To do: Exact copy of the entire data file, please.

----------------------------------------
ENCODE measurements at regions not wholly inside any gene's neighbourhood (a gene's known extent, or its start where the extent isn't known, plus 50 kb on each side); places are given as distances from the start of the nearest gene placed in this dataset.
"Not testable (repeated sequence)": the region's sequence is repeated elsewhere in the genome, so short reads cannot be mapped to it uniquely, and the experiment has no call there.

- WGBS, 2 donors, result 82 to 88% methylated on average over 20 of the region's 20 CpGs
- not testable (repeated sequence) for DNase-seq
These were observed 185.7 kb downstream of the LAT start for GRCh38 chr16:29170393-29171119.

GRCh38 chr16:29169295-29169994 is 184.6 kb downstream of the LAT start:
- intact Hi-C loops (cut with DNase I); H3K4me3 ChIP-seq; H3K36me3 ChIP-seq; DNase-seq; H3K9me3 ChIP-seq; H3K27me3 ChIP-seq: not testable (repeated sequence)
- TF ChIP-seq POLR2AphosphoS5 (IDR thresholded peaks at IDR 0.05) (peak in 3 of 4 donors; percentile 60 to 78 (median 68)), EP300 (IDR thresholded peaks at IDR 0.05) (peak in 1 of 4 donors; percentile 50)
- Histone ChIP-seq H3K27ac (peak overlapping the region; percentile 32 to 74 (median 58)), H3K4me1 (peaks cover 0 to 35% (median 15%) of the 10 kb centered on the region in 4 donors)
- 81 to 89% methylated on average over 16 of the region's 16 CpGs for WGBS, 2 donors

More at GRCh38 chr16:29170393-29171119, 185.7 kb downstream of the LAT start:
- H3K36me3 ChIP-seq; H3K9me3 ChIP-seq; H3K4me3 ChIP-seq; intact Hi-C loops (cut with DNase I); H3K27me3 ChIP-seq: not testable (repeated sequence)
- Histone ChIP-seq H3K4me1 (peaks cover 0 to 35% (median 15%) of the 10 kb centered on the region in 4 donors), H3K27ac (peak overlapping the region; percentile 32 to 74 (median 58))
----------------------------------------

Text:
ENCODE measurements at regions not wholly inside any gene's neighbourhood (a gene's known extent, or its start where the extent isn't known, plus 50 kb on each side); places are given as distances from the start of the nearest gene placed in this dataset.
"Not testable (repeated sequence)": the region's sequence is repeated elsewhere in the genome, so short reads cannot be mapped to it uniquely, and the experiment has no call there.

- WGBS, 2 donors, result 82 to 88% methylated on average over 20 of the region's 20 CpGs
- not testable (repeated sequence) for DNase-seq
These were observed 185.7 kb downstream of the LAT start for GRCh38 chr16:29170393-29171119.

GRCh38 chr16:29169295-29169994 is 184.6 kb downstream of the LAT start:
- intact Hi-C loops (cut with DNase I); H3K4me3 ChIP-seq; H3K36me3 ChIP-seq; DNase-seq; H3K9me3 ChIP-seq; H3K27me3 ChIP-seq: not testable (repeated sequence)
- TF ChIP-seq POLR2AphosphoS5 (IDR thresholded peaks at IDR 0.05) (peak in 3 of 4 donors; percentile 60 to 78 (median 68)), EP300 (IDR thresholded peaks at IDR 0.05) (peak in 1 of 4 donors; percentile 50)
- Histone ChIP-seq H3K27ac (peak overlapping the region; percentile 32 to 74 (median 58)), H3K4me1 (peaks cover 0 to 35% (median 15%) of the 10 kb centered on the region in 4 donors)
- 81 to 89% methylated on average over 16 of the region's 16 CpGs for WGBS, 2 donors

More at GRCh38 chr16:29170393-29171119, 185.7 kb downstream of the LAT start:
- H3K36me3 ChIP-seq; H3K9me3 ChIP-seq; H3K4me3 ChIP-seq; intact Hi-C loops (cut with DNase I); H3K27me3 ChIP-seq: not testable (repeated sequence)
- Histone ChIP-seq H3K4me1 (peaks cover 0 to 35% (median 15%) of the 10 kb centered on the region in 4 donors), H3K27ac (peak overlapping the region; percentile 32 to 74 (median 58))